Council to submit to the voters of the
town of Goldendale at the coming city
election, the question of whether or not
the sale of Intoxicating liquors shall be
permitted within the limits of the town
of Goldendale. by special ballot, as pro
vided for In section three, of the local
option law passed by the last session of
the Legislature, was filed by the Town
Clerk late yesterday afternoon. This
morning it was discovered that the peti
tion was two names short of the 30 per
cent of the signatures of the votes who
voted at the last general election, as is
required by the law.
The petition filed contains 88 names,
snd the records at the Auditor's office
show that 297 persons voted at the gen
eral election held last Fall.
The parties who circulated the peti
tion attempted to withdraw it this morn
ing and get more names, but the Clerk
would not allow them to do so. They
started out this afternon to get a new
petition signed up.
The law requires that the petition be
filed in the office at the Town Clerk 60
days prior to the coming town election to
be held December 7. and they will have
until Thursday, October 7, In which to
The temperance people state the peti
tion filed was signed, freely by citizens
on both the wet and dry side, and they
expect to have no difficulty in getting
a new one filed in time.
The cause assigned for fallOre to get
enough names on the first petition is
that they took the- vote at the last city
election as a basis to work on. Instead
of the vote at the general election.
Montesano Structure "Will Cost
$134,000 .When Completed. A
MONTESANO, Wash.. Oct. 5. (Special.)
The Board, of Commissioners of
Chehalls County, at their regular meet
ing today, let the contract for the new
Courthouse and Jail to be erected In this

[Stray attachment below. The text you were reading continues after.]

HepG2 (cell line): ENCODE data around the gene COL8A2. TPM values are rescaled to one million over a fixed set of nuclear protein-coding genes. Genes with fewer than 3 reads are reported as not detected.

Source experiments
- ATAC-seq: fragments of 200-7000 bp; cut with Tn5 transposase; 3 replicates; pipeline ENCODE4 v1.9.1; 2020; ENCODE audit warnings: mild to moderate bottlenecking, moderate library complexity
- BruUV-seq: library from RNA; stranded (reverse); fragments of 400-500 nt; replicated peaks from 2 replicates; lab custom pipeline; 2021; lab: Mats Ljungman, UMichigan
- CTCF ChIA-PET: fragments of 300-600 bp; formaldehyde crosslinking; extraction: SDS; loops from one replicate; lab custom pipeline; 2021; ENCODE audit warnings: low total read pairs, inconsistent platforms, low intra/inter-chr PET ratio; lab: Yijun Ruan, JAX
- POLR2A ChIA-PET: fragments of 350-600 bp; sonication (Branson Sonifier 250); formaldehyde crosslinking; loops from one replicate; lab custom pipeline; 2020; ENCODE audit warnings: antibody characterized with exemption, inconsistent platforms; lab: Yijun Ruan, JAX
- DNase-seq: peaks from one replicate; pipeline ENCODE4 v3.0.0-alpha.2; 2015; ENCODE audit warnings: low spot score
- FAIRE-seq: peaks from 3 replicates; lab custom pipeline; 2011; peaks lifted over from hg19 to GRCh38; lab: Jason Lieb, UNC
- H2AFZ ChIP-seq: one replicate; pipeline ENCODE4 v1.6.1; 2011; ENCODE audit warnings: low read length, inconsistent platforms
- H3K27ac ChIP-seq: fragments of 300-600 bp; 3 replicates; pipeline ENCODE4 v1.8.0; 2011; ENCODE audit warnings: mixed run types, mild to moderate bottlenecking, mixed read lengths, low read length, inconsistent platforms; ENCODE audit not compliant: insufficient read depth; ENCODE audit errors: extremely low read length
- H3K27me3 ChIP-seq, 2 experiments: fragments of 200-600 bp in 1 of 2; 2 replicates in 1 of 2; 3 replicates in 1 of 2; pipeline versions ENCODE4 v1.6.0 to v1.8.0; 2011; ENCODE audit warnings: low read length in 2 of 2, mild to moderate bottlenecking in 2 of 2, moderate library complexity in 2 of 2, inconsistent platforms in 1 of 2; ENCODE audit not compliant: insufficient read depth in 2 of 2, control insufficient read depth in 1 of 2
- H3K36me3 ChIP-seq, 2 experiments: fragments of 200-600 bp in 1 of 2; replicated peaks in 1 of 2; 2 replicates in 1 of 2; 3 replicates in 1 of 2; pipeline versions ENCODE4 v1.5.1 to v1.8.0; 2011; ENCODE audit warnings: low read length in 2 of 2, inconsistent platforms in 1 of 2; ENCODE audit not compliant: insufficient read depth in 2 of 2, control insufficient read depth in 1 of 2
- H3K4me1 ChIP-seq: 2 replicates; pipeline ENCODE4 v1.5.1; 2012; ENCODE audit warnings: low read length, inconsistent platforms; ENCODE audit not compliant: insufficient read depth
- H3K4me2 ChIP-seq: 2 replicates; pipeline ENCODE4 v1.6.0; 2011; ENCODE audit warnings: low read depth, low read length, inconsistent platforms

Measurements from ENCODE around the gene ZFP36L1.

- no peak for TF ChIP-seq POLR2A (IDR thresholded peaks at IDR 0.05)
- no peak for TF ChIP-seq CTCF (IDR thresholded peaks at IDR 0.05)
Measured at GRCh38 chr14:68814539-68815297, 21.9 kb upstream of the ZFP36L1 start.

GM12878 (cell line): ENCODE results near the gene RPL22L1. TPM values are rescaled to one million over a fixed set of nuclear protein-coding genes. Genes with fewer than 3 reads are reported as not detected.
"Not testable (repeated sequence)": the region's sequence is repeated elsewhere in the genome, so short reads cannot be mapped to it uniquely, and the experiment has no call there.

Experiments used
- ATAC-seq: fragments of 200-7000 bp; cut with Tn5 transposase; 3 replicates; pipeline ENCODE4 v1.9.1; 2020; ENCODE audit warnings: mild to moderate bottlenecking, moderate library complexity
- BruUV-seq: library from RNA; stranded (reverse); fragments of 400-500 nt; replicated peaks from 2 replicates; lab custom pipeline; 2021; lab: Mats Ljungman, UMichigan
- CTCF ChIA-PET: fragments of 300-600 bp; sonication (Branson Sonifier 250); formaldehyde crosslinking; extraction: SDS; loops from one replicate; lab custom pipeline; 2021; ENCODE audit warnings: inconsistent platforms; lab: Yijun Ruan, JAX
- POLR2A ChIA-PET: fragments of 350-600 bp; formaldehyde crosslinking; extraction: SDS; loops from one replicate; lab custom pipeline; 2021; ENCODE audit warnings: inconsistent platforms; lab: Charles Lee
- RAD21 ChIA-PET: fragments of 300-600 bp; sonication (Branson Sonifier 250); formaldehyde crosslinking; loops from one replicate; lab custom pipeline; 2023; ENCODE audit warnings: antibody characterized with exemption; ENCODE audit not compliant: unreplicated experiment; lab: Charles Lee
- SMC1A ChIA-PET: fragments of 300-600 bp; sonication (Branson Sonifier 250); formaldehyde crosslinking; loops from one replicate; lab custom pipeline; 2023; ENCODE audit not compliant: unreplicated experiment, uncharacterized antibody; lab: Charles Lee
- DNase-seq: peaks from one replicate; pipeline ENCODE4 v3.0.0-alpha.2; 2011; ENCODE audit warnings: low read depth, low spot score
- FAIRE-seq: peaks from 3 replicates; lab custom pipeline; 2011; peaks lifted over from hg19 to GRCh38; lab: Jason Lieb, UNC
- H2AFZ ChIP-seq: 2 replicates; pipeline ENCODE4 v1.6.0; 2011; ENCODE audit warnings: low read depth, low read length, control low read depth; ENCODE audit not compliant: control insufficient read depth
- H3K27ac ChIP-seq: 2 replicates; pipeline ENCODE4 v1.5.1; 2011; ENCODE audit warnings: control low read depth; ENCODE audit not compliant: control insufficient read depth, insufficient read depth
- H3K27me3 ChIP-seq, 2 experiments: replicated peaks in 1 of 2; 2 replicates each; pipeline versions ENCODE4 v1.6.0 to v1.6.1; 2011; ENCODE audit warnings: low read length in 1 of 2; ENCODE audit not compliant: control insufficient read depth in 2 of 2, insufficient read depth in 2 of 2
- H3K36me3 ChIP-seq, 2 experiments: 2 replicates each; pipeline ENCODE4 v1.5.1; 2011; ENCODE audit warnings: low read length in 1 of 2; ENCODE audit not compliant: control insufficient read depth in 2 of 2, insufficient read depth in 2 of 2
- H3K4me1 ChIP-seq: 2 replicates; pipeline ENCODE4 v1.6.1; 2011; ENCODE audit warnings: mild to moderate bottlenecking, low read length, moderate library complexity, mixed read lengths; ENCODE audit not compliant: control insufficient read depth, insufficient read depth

city. The new structure will be built by
Sylliaasen- & Sando. of Seattle, and will
cost J134.000 and Is to be completed within
a year. . ;
The new Courthouse 'will be erected In
the center of Flrpt street, that street
having been vacated by the city for that
purpose, and will face on Broad street.
It will be one of the finest structures of
Its kind in this part of the state and will
be built of the famous Tenino stone.
Work will commence within a week by
the successful bidders. There was a wide
range of bids on the Job, the , difference
between the highest and the lowest bid
ders being 190.000.
Wholesale Firm Loses.
Damages of J360 and costs have been
awarded J. F. singer by Judge Gatens
in Singer's suit against the Pearson
Page Company over a horse. Accord
ing to the testimony the wholesale firm
bought the animal from William Cle
ment 'in 1908. singer alleged he also
bought the same horse from Clement
In. 1908. for 190. The company re
fused to submit its books for the
court's Inspection, and Judgment for
Singer resulted.
. . ii
Beautiful, Exclusive Apparel for Horse Show-Specially Priced
For Wednesday and the balance of the week we offer exceptional values on ladies' high-grade wearing apparel
and millinery. Note these values:
Beautiful Evening Dresses ,
Radically Reduced
A fortunate purchase from a well-known manufacturer
enables us to offer most tempting reductions on a limited
number of high-grade beautiful New Evening Dresses in
the latest styles and' colorings. ALL OF THIS SEA
EXTRA SPECIALS prevail throughout our NECK-.
DEPARTMENTS all at radical reductions.
Defends Wehrung Against All
Acusations Made.
Head of Oregon Commission Said to
Hare Offered Bribe to Portland
Man and Official Investigation
Is Being Strongly Hinted.
Petty politics and grievances on the
part of disgruntled employes are